Neuronal apoptosis and axon pruning are a normal part of vertebrate neurodevelopment;however, abnormal occurrences of these processes are the basis for many neuropathologies. One key regulator of neuronal death and degeneration is the p75 neurotrophin receptor. P75 is a multifunctional signaling protein, activating pathways that promote neuronal survival as well as apoptosis, axonal degeneration and the inhibition of axon growth. It has an essential role in regulating apoptosis of many neural populations during mammalian development. In addition, p75 signaling contributes to cell death following a wide variety of neural insults and has been suggested to play a role in the neuronal loss and degeneration seen in a number of neuropathologies. The overall objective of this proposal is to elucidate the molecular mechanisms by which p75 mediates neurodegeneration. Unfortunately, how the receptor transduces its signals and how they are differentially regulated to determine the ultimate cellular response is not well understood. We recently demonstrated that activation of p75 by BDNF in sympathetic neurons results in the stimulation of c-Jun N- terminal kinase (JNK) and this causes receptor proteolysis, first by the metalloprotease TACE followed by 3- secretase. The cleavage of p75 releases its intracellular domain (ICD) along with NRIF, a DNA binding protein, thereby facilitating NRIF translocation to the nucleus, which leads to apoptosis. Both receptor proteolysis and NRIF nuclear translocation are required for p75-mediated apoptosis in neurons. Interestingly, p75 and NRIF are detected not only in the neuronal cell body, but also in axons. Furthermore, addition of BDNF exclusively to distal axons in sympathetic neurons triggered cell death back at the soma, indicating that p75 can activate a retrograde apoptotic signal. However, if the neurons were simultaneously given NGF, then local BDNF treatment resulted in axon degeneration, but not apoptosis. We propose to determine the nature of this retrograde death signal and the mechanisms by which it is generated. Specifically, we hypothesize that p75's apoptotic signal involves activation of JNK, which stimulates endocytosis and cleavage of the receptor, resulting in a retrograde death signal involving the transcription factor NRIF. Furthermore, we propose that preventing retrograde signaling results in local axon degeneration. We will address these hypotheses by the following specific aims: (1) Determine whether NRIF is retrogradely trafficked in response to p75 activation by apoptotic ligands. (2) Determine whether p75 internalization and cleavage are necessary for retrograde apoptotic signaling. (3) Determine the role of JNK in retrograde signaling. (4) Determine whether axonal degeneration occurs when the retrograde apoptotic signal is blocked. The results from these studies will elucidate some of the differential mechanisms underlying neuronal death and axonal degeneration, both of which are involved in many neuropathologies.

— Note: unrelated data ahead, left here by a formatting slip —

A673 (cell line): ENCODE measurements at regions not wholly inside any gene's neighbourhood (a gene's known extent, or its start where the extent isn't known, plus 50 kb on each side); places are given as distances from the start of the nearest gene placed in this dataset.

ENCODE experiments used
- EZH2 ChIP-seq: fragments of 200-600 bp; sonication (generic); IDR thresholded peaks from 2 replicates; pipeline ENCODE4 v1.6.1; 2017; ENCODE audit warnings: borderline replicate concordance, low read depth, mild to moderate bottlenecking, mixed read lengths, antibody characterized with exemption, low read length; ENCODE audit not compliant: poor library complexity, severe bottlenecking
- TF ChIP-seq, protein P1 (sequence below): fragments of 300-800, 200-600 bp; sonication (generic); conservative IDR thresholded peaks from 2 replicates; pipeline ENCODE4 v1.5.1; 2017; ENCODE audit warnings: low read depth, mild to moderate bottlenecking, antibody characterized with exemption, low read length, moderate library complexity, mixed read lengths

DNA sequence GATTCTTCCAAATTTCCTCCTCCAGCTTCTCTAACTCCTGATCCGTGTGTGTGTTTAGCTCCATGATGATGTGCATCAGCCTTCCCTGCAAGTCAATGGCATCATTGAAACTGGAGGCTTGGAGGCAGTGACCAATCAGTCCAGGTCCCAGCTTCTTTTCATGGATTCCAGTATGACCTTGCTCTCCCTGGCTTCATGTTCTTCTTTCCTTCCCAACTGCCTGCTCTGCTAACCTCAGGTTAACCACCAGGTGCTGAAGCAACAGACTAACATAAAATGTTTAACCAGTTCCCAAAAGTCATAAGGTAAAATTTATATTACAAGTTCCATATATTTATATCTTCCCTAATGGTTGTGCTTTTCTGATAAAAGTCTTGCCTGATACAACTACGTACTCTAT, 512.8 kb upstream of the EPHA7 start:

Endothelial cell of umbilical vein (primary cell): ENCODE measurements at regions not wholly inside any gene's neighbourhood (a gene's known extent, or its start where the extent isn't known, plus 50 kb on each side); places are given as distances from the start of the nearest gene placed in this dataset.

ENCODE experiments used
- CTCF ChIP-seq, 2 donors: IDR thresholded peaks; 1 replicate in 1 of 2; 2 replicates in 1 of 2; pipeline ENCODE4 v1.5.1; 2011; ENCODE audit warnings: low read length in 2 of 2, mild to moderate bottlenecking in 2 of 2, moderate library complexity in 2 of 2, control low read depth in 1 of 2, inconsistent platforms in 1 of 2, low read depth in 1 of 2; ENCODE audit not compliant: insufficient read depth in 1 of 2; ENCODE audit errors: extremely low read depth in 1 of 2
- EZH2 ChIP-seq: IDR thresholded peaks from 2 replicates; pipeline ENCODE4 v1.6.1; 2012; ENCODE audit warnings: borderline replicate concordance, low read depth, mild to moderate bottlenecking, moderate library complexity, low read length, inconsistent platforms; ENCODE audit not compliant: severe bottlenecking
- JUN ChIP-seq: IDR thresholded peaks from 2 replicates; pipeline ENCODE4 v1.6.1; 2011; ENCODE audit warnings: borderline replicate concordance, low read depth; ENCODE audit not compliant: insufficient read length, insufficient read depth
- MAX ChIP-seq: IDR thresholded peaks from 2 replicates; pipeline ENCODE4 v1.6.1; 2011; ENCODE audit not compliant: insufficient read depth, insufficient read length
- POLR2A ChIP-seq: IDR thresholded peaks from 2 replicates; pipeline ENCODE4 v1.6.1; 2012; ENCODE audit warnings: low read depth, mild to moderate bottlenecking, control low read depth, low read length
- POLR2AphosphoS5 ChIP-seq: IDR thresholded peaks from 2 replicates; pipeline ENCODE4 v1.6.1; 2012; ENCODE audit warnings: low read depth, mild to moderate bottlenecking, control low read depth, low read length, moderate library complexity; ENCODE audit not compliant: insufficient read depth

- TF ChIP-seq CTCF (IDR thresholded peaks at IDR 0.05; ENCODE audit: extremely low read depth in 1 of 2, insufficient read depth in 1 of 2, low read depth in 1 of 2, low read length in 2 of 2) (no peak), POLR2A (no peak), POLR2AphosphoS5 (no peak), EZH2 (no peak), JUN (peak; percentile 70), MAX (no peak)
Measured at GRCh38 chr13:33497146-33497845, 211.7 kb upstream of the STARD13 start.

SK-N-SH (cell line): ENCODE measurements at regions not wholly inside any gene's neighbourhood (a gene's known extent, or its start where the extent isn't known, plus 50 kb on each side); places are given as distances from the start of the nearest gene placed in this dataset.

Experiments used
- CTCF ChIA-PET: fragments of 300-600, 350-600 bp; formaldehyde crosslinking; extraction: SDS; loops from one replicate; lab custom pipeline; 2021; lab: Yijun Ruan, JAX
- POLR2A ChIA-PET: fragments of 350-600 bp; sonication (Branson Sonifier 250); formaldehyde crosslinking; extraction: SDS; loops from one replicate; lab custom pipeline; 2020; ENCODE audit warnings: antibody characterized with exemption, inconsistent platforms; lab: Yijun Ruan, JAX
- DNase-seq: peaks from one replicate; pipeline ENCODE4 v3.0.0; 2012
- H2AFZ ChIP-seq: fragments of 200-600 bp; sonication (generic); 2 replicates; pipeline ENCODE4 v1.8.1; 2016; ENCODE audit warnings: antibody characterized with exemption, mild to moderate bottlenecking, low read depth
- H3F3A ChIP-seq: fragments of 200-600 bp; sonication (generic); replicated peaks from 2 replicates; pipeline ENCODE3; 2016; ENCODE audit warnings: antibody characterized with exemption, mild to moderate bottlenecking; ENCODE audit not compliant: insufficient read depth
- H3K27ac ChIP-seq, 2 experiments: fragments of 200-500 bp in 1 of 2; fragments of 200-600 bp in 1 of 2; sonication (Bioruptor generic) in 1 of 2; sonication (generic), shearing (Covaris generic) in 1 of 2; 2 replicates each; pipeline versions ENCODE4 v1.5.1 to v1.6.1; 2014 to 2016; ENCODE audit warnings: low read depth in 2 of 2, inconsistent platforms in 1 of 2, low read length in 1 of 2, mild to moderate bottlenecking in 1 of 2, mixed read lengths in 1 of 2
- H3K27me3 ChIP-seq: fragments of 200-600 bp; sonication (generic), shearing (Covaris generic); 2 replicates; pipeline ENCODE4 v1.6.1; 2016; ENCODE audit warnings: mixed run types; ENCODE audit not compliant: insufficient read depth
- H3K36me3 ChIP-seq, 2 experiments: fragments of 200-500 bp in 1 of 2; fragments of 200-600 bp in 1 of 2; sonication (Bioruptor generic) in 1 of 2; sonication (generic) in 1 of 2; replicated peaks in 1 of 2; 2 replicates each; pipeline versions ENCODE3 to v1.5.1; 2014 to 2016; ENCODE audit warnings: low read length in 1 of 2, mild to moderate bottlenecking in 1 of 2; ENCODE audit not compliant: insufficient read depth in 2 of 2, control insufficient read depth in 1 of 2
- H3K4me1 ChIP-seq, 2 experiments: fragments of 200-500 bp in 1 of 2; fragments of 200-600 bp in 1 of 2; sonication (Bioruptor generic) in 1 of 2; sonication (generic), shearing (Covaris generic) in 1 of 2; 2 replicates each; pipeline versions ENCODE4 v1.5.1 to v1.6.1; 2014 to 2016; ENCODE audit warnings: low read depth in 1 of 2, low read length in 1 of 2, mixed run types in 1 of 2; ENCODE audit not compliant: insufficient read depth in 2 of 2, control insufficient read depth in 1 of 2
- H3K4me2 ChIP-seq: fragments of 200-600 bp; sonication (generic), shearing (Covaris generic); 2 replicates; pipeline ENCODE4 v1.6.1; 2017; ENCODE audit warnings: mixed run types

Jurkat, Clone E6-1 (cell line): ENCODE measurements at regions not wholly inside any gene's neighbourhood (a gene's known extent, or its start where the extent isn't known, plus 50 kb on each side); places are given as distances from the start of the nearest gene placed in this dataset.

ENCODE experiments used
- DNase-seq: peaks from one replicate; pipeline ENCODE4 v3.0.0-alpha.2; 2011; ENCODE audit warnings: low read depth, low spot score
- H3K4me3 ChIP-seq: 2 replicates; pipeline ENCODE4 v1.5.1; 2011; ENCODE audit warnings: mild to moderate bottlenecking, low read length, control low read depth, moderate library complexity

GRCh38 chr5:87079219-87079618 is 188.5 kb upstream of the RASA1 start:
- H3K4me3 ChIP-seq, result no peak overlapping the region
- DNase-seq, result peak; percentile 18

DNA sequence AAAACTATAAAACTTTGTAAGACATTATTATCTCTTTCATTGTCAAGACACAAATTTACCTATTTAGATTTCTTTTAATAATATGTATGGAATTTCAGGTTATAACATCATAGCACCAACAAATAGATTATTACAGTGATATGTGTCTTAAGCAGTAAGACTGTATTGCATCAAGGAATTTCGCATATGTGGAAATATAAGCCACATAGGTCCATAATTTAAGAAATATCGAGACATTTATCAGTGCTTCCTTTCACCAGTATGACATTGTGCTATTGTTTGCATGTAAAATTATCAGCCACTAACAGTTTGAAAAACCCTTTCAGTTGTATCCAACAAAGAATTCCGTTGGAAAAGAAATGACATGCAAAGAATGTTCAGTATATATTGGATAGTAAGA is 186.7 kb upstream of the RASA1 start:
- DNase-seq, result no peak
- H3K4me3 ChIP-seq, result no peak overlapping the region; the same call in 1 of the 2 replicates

The overall objective of this proposal is to elucidate the molecular mechanisms by which the p75 neurotrophin receptor mediates neuronal degeneration. This receptor regulates normal neuronal cell death and axonal pruning during the development of the mammalian retina, spinal cord, sensory and sympathetic neurons, and contributes to cell death following a wide variety of neural insults, such as injury to the spinal cord, hippocampus, and retina;it has also been suggested to play a role in the neuronal loss seen in a number of neuropathologies, such as Alzheimer's disease and stroke. Thus, understanding p75's signaling mechanisms has important implications for elucidating the etiology of many neurodegenerative conditions, as well as the fundamental regulation of normal neurodevelopment.
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